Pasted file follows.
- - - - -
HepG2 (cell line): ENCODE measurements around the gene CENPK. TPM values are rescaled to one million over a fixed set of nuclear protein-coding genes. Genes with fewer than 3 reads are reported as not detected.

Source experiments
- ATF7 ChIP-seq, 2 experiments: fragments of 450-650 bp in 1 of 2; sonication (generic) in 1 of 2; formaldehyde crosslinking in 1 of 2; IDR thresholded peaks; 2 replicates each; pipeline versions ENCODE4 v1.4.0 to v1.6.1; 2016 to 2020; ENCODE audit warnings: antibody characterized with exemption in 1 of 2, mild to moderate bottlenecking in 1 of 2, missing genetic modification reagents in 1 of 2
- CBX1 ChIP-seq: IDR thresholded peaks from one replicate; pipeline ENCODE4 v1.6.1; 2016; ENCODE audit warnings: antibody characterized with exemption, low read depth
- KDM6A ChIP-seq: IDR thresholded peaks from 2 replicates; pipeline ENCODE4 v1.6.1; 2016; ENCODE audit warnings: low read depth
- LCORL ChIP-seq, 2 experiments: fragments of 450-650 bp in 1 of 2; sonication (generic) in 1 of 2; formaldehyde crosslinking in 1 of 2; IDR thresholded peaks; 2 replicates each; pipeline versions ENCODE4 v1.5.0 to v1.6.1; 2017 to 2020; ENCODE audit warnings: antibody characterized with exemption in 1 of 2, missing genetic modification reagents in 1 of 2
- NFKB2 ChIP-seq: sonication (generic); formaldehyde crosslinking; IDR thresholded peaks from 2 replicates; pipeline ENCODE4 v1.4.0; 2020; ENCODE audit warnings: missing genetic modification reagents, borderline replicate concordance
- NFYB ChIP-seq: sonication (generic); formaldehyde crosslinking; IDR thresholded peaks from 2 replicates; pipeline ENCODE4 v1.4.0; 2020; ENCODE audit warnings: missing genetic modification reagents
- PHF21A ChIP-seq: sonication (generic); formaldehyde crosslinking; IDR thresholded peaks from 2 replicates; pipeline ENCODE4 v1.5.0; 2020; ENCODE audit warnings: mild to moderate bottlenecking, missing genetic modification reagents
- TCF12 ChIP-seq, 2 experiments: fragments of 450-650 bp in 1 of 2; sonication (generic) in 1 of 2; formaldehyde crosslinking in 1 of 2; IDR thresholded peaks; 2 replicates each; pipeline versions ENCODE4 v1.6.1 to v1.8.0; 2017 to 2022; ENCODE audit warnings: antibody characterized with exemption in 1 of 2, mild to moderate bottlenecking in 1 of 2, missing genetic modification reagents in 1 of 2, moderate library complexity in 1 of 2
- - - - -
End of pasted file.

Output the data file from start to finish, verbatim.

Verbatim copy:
HepG2 (cell line): ENCODE measurements around the gene CENPK. TPM values are rescaled to one million over a fixed set of nuclear protein-coding genes. Genes with fewer than 3 reads are reported as not detected.

Source experiments
- ATF7 ChIP-seq, 2 experiments: fragments of 450-650 bp in 1 of 2; sonication (generic) in 1 of 2; formaldehyde crosslinking in 1 of 2; IDR thresholded peaks; 2 replicates each; pipeline versions ENCODE4 v1.4.0 to v1.6.1; 2016 to 2020; ENCODE audit warnings: antibody characterized with exemption in 1 of 2, mild to moderate bottlenecking in 1 of 2, missing genetic modification reagents in 1 of 2
- CBX1 ChIP-seq: IDR thresholded peaks from one replicate; pipeline ENCODE4 v1.6.1; 2016; ENCODE audit warnings: antibody characterized with exemption, low read depth
- KDM6A ChIP-seq: IDR thresholded peaks from 2 replicates; pipeline ENCODE4 v1.6.1; 2016; ENCODE audit warnings: low read depth
- LCORL ChIP-seq, 2 experiments: fragments of 450-650 bp in 1 of 2; sonication (generic) in 1 of 2; formaldehyde crosslinking in 1 of 2; IDR thresholded peaks; 2 replicates each; pipeline versions ENCODE4 v1.5.0 to v1.6.1; 2017 to 2020; ENCODE audit warnings: antibody characterized with exemption in 1 of 2, missing genetic modification reagents in 1 of 2
- NFKB2 ChIP-seq: sonication (generic); formaldehyde crosslinking; IDR thresholded peaks from 2 replicates; pipeline ENCODE4 v1.4.0; 2020; ENCODE audit warnings: missing genetic modification reagents, borderline replicate concordance
- NFYB ChIP-seq: sonication (generic); formaldehyde crosslinking; IDR thresholded peaks from 2 replicates; pipeline ENCODE4 v1.4.0; 2020; ENCODE audit warnings: missing genetic modification reagents
- PHF21A ChIP-seq: sonication (generic); formaldehyde crosslinking; IDR thresholded peaks from 2 replicates; pipeline ENCODE4 v1.5.0; 2020; ENCODE audit warnings: mild to moderate bottlenecking, missing genetic modification reagents
- TCF12 ChIP-seq, 2 experiments: fragments of 450-650 bp in 1 of 2; sonication (generic) in 1 of 2; formaldehyde crosslinking in 1 of 2; IDR thresholded peaks; 2 replicates each; pipeline versions ENCODE4 v1.6.1 to v1.8.0; 2017 to 2022; ENCODE audit warnings: antibody characterized with exemption in 1 of 2, mild to moderate bottlenecking in 1 of 2, missing genetic modification reagents in 1 of 2, moderate library complexity in 1 of 2